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N238BK accident description

Missouri map... Missouri list
Crash location 37.841666°N, 89.807222°W
Nearest city Perryville, MO
37.724220°N, 89.861220°W
8.6 miles away
Tail number N238BK
Accident date 01 Jul 2017
Additional details: None

NTSB Factual Report

On July 1, 2017, about 2036 central daylight time, a Messerschmitt-Bolkow-Blohm BK 117 B2, N238BK, helicopter, landed hard and rolled over during an emergency landing to a field near Perryville, Missouri. The pilot, three crew members, and a passenger received minor injuries, and the helicopter sustained substantial damage. The helicopter was owned and operated by Air Methods Corporation, doing business as Kids Flight, as a 14 Code of Federal Regulations Part 135 medical flight. Visual meteorological conditions prevailed at the time of the accident, and a company visual flight rules flight plan was filed. The flight originated from the St. Francis Medical Center (MO50), Cape Girardeau, Missouri, about 2019 and was en route to the St. Louis Children's Hospital (2MU1), St. Louis, Missouri.

The pilot reported that at 1901, he was notified by the Air Methods Communication Center (AirCom) concerning a flight request. The pilot accepted the flight and after ensuring all necessary requirements were completed, the flight departed at 1922 for MO50, which was approximately 50 nautical miles (nm) to the southeast. The pilot reported that the helicopter departed with 140 gallons of fuel in the main fuel tanks. The flight arrived at MO50 about 1949.

About 2015, the medical crew arrived at the helicopter pad and loaded the patient on board the helicopter. About 2019, the helicopter departed for 2MU1, which was approximately 85 nm on a 338-degrees heading. The pilot reported that there was 110 gallons in the main fuel tanks.

The pilot reported that after 15 minutes of flight, he scanned the instruments and gauges "noting that all systems were in the normal range and fuel was transferring from the main tank." He reported that the fuel level indication was approximately 95 gallons in the main tanks and the supply tanks were "just below the full indication," and that there were no illuminated lights on the warning/caution panel. The airspeed was 120 kts at an altitude of 1,600 ft above mean sea level - about 1,200 ft above ground level (agl).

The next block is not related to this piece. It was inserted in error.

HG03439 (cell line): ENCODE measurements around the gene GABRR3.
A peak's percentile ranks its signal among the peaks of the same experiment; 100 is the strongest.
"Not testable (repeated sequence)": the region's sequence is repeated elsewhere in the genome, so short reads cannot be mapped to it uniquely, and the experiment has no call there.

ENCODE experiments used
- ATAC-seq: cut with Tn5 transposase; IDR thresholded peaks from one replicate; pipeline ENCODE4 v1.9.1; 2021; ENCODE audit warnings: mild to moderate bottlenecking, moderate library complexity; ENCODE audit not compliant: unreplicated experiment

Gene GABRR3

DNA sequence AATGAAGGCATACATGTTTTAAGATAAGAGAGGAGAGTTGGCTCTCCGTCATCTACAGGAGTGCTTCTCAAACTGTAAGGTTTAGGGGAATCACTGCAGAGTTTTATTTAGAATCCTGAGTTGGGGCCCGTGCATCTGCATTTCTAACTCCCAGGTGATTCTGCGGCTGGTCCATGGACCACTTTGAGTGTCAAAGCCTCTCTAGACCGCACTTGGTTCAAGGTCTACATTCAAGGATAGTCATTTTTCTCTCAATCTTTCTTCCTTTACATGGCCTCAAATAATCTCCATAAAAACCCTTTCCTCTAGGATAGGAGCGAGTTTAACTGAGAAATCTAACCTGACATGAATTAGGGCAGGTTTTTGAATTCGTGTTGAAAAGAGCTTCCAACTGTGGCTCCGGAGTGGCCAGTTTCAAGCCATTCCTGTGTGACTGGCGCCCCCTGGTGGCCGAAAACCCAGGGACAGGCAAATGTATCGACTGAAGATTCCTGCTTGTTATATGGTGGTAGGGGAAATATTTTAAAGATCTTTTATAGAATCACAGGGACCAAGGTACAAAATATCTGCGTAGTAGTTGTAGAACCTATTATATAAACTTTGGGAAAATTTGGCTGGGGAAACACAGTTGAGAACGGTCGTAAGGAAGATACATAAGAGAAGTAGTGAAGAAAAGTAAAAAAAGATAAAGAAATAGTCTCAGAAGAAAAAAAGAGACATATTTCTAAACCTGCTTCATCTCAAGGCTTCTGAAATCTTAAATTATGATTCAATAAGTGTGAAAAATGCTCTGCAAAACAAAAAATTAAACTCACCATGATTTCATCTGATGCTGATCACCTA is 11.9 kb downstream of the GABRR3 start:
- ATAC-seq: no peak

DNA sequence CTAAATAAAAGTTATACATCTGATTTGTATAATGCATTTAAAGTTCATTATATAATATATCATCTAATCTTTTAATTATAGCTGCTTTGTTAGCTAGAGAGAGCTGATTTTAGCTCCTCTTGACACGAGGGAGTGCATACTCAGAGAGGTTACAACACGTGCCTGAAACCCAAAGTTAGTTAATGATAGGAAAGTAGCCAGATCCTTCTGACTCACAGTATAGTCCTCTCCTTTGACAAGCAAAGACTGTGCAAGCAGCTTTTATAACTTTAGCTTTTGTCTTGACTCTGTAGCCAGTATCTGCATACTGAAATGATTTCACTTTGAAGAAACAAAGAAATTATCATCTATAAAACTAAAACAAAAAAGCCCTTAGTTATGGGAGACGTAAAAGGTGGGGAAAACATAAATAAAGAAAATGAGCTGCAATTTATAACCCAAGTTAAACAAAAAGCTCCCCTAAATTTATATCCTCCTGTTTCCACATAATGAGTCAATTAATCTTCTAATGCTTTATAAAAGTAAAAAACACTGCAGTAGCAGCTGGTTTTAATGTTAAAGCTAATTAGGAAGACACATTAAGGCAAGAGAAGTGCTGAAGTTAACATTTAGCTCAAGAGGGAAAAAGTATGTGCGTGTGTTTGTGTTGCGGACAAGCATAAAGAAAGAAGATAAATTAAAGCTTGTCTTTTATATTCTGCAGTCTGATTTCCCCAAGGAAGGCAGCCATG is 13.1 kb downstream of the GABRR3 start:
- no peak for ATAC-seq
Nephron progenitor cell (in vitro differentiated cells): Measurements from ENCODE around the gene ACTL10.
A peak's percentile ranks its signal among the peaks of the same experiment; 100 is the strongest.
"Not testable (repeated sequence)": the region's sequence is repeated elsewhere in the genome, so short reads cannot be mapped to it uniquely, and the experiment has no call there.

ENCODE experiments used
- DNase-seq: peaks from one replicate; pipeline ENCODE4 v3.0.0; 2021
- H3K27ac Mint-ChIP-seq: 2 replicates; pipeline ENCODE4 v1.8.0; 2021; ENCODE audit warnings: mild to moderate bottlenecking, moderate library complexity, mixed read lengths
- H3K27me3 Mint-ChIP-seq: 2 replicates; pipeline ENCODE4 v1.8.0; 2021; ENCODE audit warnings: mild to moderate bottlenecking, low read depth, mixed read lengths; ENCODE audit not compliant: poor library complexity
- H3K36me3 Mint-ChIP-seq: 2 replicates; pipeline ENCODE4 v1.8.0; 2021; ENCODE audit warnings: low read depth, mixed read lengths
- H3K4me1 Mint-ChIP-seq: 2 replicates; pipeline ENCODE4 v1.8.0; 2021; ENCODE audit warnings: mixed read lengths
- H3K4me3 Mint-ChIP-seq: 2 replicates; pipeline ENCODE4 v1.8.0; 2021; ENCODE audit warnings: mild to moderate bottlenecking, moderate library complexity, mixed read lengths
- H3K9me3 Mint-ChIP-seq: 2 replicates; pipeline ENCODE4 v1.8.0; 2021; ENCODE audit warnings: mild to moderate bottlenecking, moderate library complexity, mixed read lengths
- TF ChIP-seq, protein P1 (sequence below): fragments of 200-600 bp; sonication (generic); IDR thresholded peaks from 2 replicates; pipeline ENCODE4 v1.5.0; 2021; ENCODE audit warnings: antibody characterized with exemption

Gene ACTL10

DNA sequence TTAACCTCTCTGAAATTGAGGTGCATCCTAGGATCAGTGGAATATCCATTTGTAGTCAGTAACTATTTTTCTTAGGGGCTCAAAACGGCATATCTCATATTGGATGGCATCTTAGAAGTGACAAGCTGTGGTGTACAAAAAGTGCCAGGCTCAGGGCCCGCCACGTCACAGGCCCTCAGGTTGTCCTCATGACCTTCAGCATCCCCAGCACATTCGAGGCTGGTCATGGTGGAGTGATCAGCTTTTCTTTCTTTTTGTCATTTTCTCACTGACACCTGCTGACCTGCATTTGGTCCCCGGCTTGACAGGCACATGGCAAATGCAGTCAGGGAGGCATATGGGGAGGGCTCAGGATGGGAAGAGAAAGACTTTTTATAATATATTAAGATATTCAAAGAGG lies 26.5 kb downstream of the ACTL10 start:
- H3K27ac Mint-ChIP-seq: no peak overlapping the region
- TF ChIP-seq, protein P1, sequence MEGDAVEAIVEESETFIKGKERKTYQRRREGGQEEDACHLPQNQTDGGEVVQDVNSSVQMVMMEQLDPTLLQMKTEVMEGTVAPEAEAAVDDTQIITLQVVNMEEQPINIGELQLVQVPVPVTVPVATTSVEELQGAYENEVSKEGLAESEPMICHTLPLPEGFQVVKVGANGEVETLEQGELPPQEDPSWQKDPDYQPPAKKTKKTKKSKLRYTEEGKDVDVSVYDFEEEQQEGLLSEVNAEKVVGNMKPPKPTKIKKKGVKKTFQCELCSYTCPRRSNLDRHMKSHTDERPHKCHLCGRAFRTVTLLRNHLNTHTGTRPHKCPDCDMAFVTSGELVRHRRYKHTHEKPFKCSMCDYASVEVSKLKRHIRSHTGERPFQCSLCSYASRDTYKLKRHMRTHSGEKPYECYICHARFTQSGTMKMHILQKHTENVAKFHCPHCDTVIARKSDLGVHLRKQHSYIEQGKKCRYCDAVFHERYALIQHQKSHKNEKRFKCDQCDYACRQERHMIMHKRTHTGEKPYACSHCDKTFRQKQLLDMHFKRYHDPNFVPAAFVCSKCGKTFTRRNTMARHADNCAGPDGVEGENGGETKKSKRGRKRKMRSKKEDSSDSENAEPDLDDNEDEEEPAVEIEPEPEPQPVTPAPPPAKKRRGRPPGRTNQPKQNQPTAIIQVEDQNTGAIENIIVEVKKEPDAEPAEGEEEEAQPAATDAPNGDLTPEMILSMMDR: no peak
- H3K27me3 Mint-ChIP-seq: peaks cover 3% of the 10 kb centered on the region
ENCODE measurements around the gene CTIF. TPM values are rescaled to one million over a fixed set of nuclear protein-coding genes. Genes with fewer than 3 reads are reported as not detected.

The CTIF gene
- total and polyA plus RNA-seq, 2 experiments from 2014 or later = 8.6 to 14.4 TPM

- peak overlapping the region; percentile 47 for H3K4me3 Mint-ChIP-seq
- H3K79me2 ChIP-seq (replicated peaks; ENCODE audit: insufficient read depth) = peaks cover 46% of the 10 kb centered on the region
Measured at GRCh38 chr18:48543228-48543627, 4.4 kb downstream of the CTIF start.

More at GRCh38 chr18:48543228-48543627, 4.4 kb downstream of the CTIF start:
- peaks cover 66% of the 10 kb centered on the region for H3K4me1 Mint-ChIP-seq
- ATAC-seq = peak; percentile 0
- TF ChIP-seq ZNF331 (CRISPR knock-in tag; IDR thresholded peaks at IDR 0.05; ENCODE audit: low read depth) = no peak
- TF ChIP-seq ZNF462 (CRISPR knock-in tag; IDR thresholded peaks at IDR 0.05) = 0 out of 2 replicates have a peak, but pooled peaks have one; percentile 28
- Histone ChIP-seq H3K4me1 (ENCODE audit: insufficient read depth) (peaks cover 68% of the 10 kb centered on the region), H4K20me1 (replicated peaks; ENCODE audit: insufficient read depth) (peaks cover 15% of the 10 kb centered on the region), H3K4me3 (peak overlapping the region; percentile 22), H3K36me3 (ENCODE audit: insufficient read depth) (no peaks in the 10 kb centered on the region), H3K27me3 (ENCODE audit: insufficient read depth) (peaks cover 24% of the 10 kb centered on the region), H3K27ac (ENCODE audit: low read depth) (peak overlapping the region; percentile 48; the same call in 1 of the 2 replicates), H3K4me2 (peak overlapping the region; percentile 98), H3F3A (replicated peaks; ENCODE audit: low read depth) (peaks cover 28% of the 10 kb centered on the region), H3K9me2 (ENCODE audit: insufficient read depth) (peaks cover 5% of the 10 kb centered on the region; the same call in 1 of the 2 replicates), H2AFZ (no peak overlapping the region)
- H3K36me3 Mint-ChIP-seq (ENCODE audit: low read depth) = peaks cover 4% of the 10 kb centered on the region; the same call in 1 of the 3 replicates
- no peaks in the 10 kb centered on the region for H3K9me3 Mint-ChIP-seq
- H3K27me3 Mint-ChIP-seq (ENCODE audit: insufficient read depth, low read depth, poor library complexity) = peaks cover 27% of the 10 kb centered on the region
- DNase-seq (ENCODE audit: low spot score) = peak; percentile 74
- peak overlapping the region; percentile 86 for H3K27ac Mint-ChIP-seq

The pilot reported that when the flight was about 5 miles north of Perryville, Missouri, the helicopter "experienced a sharp change in attitude yawing to the left with a hard-upward bump," followed by a change in the engine noise. He observed the N1 gauges both indicating below 40 per cent and decreasing. The No. 1 engine low warning light, the No. 1 generator light, and the battery discharge warning lights were illuminated. He stated, "Suddenly the aircraft pitched nose up and rolled to the right. I could hear the rotor begin to deteriorate." He entered an autorotation by applying right forward cyclic and lowering the collective to full down.

During the autorotative descent, he saw a power lines and a ditch which required him to change his flight path to land on the far side of the ditch. He flared the helicopter about 100 ft agl and the rotor rpm began to decay rapidly. He attempted to level the helicopter "as it began to fall through." The helicopter landed right skid low and the helicopter skidded for about 100 ft. The main rotor blades hit the ground as the helicopter rolled onto its right side. Once the helicopter came to a rest, he pulled the power levers to the stop position.

The pilot and flight crew, with the patient on a stretcher, egressed the helicopter. The pilot reported that he observed fuel draining in a solid stream from one of the drains on the belly of the helicopter. He re-entered the cockpit and turned off all electrical and fuel switches to minimize the risk of fire.

At 1955, the surface weather observation at Hunter Field (SAR), Sparta, Illinois, located 15 nm northeast of the accident site, was: wind light and variable; 10 miles visibility; sky clear; temperature 26 degrees C; dew point 17 degrees C; altimeter 30.05 inches of mercury.

The National Transportation Safety Board is investigating the accident. Parties to the investigation include the Federal Aviation Administration, Air Methods Corporation, Honeywell, and the German Federal Bureau of Aircraft Accident Investigation, with Airbus as its technical advisor.

© 2009-2020 Lee C. Baker / Crosswind Software, LLC. For informational purposes only.